How do people deal with the torrent of information pouring down on us all? What sources can't they live without? We regularly reach out to prominent figures in media, entertainment, politics, the arts, and the literary world to hear their answers. This is drawn from a conversation with Robbie Myers, the editor in chief of Elle.
I wake up to NPR. I like to wake up to somebody talking peacefully in my ear instead of blaring at me. Then, typically, I reach over and check my phones — my BlackBerry and my iPhone — for Twitter. I'm still in bed and I just scroll really quickly to see if something blew up overnight.
My Twitter feed is very eclectic, but it's a lot of news. Like, the first tweet I saw this morning was from Chuck Todd. I also follow the BBC, The Cut, The New York Times, Women's Wear Daily, The Daily Show, Vanity Fair, Slate, Styleite, Interview, Time, Vulture — a lot of news sites and different points of view. I also like Richard Lawson, and I follow The Atlantic Wire. I like Maureen Dowd, obviously — well, that might not be obvious — Thomas Friedman and I follow Joe Zee, who I get a lot news from. So far I'm not even out of bed.
I do get out of bed and pick up The New York Times and The Wall Street Journal, which are waiting at my door, and I put them in my bag to read on the way to work. I have two children and myself and my husband, so we're dashing around the house to get ready. But NPR is on while I'm in the shower, and then in my bedroom while I'm getting dressed. And, sometimes, if I'm running late, I listen to the BBC, which I quite like.
I get to work and the New York Post is waiting for me along with every magazine. Well, not every magazine published in the U.S., but I do get a lot of different things. I read all my competitors. I'm typically pretty busy at work so I'm not really spending a lot of time reading magazines, but I am on various websites throughout the day. The Daily Beast is open; The Atlantic Wire is open, The Cut, Vulture, and then I move around. Like today, I ended up on a Boston newspaper because I was interested in a headline about Patty Murray not talking to the press. So, you know, you get lost in the matrix, which is great for me and it actually informs my work.
I also follow many people on Instagram — Instagram is great for fashion because it's visual. I check it along with everything else, a couple times a day: in the cab, on the way to an appointment. I follow a lot of my friends like Keith Pollock at Dujour, and Chris Benz is funny, and I like Oscar PR girl. Tory Burch is great.
For me, I just feel that it's my job to be aware of as much as I can be. I go on BuzzFeed just so I know. And, I occasionally go on Perez Hilton — I end up all kinds of places on purpose. It's good to know what a huge mass of people are talking about at any one particular moment even if it is cats. Whether or not that informs what we end up doing on the magazine or the website, it's just an overall sweep of what's going on.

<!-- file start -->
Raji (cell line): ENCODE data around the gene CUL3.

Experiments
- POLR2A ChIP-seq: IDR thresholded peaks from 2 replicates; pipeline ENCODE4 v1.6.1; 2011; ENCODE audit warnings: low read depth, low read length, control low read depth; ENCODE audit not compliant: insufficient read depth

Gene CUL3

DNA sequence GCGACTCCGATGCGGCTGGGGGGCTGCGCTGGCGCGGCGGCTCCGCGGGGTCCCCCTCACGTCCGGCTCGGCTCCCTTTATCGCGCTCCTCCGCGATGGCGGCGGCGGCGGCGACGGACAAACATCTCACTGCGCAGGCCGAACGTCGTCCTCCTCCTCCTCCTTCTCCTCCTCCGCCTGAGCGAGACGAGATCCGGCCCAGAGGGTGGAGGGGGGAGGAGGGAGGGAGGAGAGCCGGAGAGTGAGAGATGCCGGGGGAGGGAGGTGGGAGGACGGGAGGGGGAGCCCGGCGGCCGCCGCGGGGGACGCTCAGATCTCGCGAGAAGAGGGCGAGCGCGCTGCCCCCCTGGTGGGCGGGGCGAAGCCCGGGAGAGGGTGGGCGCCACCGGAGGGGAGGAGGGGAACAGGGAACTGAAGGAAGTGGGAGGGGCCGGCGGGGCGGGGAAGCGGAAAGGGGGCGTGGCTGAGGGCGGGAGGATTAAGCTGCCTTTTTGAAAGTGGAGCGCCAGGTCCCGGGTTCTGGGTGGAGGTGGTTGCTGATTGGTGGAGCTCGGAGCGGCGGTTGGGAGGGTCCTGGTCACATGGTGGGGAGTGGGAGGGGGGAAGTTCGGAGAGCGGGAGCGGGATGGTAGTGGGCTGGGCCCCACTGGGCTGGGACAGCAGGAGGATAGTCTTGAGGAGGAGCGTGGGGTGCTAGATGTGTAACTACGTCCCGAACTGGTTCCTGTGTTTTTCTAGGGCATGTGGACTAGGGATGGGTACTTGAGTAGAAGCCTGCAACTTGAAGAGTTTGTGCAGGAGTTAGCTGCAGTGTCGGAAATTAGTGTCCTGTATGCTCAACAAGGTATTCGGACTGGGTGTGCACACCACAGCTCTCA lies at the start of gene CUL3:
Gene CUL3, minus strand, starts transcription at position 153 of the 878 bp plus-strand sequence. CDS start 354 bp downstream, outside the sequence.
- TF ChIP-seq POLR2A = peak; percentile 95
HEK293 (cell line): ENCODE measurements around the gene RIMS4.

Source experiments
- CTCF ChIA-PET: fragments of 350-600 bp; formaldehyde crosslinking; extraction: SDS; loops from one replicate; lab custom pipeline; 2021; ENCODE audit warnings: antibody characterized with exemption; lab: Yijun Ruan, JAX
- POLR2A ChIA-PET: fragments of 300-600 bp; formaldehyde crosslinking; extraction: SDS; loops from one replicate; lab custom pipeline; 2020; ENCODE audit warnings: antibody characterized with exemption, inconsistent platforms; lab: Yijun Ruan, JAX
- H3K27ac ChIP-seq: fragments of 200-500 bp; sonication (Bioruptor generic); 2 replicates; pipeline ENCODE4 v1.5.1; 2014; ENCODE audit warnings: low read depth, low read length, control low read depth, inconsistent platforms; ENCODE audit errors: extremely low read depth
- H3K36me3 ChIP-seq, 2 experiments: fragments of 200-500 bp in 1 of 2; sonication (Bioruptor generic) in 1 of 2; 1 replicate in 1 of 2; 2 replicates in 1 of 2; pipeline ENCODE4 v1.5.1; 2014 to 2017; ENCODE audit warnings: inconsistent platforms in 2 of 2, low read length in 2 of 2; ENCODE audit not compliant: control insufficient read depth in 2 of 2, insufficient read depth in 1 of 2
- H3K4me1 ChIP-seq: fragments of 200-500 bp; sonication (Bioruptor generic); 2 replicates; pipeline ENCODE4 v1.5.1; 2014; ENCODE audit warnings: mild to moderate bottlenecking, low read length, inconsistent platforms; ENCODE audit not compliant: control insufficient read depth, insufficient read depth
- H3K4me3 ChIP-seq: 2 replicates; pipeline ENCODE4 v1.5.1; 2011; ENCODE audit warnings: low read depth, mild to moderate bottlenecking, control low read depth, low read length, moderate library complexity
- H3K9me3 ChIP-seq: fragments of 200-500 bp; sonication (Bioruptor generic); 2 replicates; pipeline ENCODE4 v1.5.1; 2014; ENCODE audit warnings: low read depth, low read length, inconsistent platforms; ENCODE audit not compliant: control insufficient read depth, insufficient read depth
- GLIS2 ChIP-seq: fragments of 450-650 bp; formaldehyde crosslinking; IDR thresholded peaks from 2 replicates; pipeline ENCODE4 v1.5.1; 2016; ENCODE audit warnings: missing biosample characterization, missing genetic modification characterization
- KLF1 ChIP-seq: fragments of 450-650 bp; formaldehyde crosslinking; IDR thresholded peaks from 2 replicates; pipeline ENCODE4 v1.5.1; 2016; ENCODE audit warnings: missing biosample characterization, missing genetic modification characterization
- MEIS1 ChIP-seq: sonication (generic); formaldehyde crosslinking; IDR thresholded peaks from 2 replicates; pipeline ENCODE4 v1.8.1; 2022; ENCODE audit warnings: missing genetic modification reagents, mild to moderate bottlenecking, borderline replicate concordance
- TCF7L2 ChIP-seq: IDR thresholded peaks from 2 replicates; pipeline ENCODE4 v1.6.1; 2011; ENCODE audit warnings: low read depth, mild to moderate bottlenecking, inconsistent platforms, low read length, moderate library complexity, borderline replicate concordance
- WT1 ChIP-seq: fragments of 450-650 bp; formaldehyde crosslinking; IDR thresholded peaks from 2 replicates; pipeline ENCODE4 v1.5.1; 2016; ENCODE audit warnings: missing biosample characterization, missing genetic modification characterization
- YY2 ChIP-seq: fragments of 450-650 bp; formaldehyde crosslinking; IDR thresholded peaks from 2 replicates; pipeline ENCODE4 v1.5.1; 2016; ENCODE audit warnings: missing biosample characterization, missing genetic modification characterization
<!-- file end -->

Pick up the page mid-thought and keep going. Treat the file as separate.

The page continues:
I don't watch a ton of TV. I loved House of Cards and watched that obsessively for about four days because I stayed up way too late watching it. Sort of like Madeline Albright saying she listens to conservative radio so she knows what the other side thinks, sometimes I watch Fox News. If I'm in Europe, and I travel there several times a year, it's one of the few English-speaking stations I can get that's live. What they're playing at 5 a.m. is sometimes shocking. It's sort of like when I was a kid and you'd wake up early on Sunday morning and they'd have these hell and brimstone preachers on television — it's that level of emotion and fear mongering. There are also people that are really good and responsible journalists on there. I do watch CNN; I like Chris Cuomo.
Most nights, I watch NewsHour on PBS. I record it so I don't usually watch it until about 10:30 when my children go to bed. My kids love to watch Ellen. I love her, too. I've caught glimpses of Pretty Little Liars, but I'm usually doing something else when that's on. We also watch the Yankees a lot, The Big Bang Theory, and of course, Glee, when it's on.
With a 10-year-old and a 12-year-old, there's also a lot of pop music on before bedtime. There's no Bieber allowed in our house because they can't stand him. We've been listening to Macklemore, Justin Timberlake, Fun. — my daughter is a musician, so she's very sophisticated.
On the weekend, Car Talk and Wait Wait … Don't Tell Me! are sacred hours in my house. Everybody knows not to bother me and I get cranky if we have to go do something else because I really like listening to them on Saturday morning. While I listen, usually I'm doing something that needs to be done, like making schedules or paying my bills, or something very important like playing Scrabble on my iPad. And Sunday morning is just so frustrating to my children because we watch This Week and Meet the Press and we catch up on anything that we missed on NewsHour.
Before I go to bed, I'll work on one of the books that's on my iPad. I read thrillers and biographies. I just read The Marriage Plot, which I quite liked. Or I'll read a longer read from The Atlantic or The New Yorker. I'm not saying those put me to sleep, but it's quiet so you have a minute to think.
This article is from the archive of our partner The Wire.
We want to hear what you think about this article. Submit a letter to the editor or write to firstname.lastname@example.org.